"The boy likes green apples."
Translation:Pojken tycker om gröna äpplen.
Me too. I wonder why it isn't. In many sentences in past lessons it always was "äpplena" when I thought it was "äpplen".
de gröna äpplena is 'the green apples', but here he just likes 'green apples' in general, so it's gröna äpplen.
Because you're asked to translate "...green apples", not "...the green apples".
Is äpple not an ett word anymore? Why would it be right to describe the apples as gröna and not grönt?
Is it wrong to say 'pojken tycker om grön äpplen?' What does it sound like when you say grön instead of gröna?
I would venture to suppose it sounds a bit like 'He go home' when the correct phrase is 'He goes home'.
I really dont like questions like this. The only difference between the 3 answers are the subject, which we all learned in the very first section. So all we have to do is look for pojken and we have the answer. Not challenging enough.
To be clear, those are generated automatically and we have no control over them.
Why is it gröna äpplen (definite), not äpple since the english sentence is not definite?
I don't really understand why it's "om" before gröna, could someone explain it to me please ?
That has to do with the verb "to like". "Tycker" is a way to say "think". When you add the "om", you have "like". So, think of it like "Pojken + tycker om + grona + applen". I hope this helps! :)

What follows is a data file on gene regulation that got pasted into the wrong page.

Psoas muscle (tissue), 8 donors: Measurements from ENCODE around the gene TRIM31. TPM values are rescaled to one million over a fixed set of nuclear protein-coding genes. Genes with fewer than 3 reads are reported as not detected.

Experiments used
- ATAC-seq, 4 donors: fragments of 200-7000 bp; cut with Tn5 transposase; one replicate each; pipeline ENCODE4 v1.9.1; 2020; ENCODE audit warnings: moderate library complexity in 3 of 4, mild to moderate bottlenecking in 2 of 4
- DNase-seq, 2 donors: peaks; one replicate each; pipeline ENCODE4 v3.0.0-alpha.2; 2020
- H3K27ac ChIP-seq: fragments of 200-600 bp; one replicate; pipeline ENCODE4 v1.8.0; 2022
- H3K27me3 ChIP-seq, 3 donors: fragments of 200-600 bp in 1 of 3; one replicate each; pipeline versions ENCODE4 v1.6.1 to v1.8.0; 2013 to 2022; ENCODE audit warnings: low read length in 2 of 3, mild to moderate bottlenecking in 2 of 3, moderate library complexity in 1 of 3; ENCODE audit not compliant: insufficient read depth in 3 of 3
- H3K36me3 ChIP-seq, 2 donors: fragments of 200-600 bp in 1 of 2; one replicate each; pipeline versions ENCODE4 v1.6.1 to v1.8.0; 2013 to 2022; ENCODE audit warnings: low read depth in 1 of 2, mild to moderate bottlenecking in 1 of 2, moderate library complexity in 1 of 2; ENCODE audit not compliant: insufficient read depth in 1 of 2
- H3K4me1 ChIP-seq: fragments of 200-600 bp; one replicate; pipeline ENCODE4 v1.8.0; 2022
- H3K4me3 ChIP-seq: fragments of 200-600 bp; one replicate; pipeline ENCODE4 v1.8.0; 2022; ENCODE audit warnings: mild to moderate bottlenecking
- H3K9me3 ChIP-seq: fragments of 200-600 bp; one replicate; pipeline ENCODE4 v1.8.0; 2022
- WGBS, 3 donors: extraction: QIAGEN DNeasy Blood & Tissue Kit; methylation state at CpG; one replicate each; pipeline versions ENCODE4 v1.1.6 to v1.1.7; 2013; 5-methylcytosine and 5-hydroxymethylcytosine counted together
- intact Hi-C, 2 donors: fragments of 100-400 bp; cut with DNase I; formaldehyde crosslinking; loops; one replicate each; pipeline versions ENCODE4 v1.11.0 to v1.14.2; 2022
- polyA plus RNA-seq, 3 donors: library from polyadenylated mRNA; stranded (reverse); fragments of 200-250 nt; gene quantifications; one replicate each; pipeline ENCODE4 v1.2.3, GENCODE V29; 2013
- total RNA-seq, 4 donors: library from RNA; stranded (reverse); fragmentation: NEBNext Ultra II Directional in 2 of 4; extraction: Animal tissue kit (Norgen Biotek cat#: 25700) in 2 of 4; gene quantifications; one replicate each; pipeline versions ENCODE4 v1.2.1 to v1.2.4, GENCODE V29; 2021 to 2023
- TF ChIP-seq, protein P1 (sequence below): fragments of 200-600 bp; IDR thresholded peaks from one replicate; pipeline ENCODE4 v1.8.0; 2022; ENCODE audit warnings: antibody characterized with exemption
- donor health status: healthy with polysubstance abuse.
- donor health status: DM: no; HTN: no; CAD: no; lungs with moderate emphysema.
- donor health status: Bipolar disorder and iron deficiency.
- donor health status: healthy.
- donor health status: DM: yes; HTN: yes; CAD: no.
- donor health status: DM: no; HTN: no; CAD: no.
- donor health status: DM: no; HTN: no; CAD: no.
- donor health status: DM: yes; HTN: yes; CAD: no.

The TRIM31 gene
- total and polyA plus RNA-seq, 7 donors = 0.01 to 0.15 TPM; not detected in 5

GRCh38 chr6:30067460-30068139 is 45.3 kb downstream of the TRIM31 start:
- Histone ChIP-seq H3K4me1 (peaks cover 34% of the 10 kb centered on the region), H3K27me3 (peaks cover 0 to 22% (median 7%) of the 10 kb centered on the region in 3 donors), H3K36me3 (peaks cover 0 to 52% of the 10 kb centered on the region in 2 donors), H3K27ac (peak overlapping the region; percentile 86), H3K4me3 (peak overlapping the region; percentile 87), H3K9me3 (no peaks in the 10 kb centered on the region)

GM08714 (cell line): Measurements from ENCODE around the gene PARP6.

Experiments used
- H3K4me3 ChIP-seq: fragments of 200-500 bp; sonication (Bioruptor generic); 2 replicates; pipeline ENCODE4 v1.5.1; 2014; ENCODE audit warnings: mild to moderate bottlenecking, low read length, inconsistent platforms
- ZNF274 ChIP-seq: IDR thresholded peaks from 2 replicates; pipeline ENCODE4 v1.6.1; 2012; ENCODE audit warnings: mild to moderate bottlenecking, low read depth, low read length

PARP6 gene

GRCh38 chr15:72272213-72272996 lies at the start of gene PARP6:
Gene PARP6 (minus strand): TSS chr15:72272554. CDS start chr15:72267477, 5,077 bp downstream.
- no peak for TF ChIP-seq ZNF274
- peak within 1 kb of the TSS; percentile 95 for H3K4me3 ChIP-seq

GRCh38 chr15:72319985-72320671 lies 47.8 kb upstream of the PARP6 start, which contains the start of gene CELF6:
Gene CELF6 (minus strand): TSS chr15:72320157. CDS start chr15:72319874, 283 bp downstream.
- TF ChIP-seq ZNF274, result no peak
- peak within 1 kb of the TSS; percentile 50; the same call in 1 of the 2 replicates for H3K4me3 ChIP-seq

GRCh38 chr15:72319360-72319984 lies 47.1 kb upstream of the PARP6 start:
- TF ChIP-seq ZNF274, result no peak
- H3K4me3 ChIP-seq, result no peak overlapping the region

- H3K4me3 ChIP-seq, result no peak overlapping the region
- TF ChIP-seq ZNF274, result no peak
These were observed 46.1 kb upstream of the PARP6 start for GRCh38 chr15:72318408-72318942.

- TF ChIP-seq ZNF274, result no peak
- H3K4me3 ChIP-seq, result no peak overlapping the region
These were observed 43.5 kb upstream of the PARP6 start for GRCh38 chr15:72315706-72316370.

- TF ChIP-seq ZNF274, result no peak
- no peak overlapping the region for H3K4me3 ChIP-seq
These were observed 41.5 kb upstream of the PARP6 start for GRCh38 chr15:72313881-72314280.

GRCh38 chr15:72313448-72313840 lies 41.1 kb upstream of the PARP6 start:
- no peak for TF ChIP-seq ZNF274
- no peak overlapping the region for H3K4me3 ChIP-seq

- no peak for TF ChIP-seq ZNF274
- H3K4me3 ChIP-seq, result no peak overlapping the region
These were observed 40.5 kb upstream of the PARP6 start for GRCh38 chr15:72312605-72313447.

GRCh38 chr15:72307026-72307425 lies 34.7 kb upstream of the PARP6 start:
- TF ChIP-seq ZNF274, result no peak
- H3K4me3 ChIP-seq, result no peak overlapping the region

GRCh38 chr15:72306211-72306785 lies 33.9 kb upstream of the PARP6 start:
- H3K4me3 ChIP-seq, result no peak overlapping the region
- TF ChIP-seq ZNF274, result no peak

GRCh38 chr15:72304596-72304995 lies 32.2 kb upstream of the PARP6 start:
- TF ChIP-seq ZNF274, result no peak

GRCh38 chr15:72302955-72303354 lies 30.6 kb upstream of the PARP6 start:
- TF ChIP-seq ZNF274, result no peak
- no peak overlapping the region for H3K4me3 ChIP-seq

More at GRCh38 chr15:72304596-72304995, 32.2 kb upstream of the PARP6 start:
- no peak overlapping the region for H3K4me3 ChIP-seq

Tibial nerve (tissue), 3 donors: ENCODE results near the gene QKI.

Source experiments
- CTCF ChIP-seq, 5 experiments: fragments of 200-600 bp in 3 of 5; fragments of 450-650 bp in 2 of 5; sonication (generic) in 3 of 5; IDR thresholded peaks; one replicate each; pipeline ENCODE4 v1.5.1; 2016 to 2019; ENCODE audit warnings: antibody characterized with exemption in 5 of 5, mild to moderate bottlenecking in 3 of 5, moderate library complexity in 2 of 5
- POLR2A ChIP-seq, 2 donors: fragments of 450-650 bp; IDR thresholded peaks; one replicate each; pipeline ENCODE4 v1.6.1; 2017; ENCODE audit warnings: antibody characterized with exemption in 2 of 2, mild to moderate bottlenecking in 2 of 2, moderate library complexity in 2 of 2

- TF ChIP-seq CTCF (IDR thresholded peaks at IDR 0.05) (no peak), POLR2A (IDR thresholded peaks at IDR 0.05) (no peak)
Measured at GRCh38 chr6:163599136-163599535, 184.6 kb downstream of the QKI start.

To the singuliar form, this sentence is "Pojken tycker om grönt äpple", is not?
Depends on what you want to say.
- The boy likes a green apple = Pojken tycker om ett grönt äpple
- The boy likes the green apple = Pojken tycker om det gröna äpplet
But you do need an article, so it can't just be grönt äpple only.
Tack! In your second example (the definite example), the presence of the article "det" means you need "gröna", even though it's singular, right? For some reason, it's easier for me to grasp and accept "de gröna äpplena" but not "det gröna äpplet". My brain keeps preferring that it be "det grönt äpplet", even though I know that's not correct. Could someone kindly clarify the rule here? Tack så mycket!
Yes, that's correct. The definite and plural forms are almost always the same.
Why would "Killen äter ..." be wrong? Doesn't "killen" roughly translate to "the boy" or "the guy"?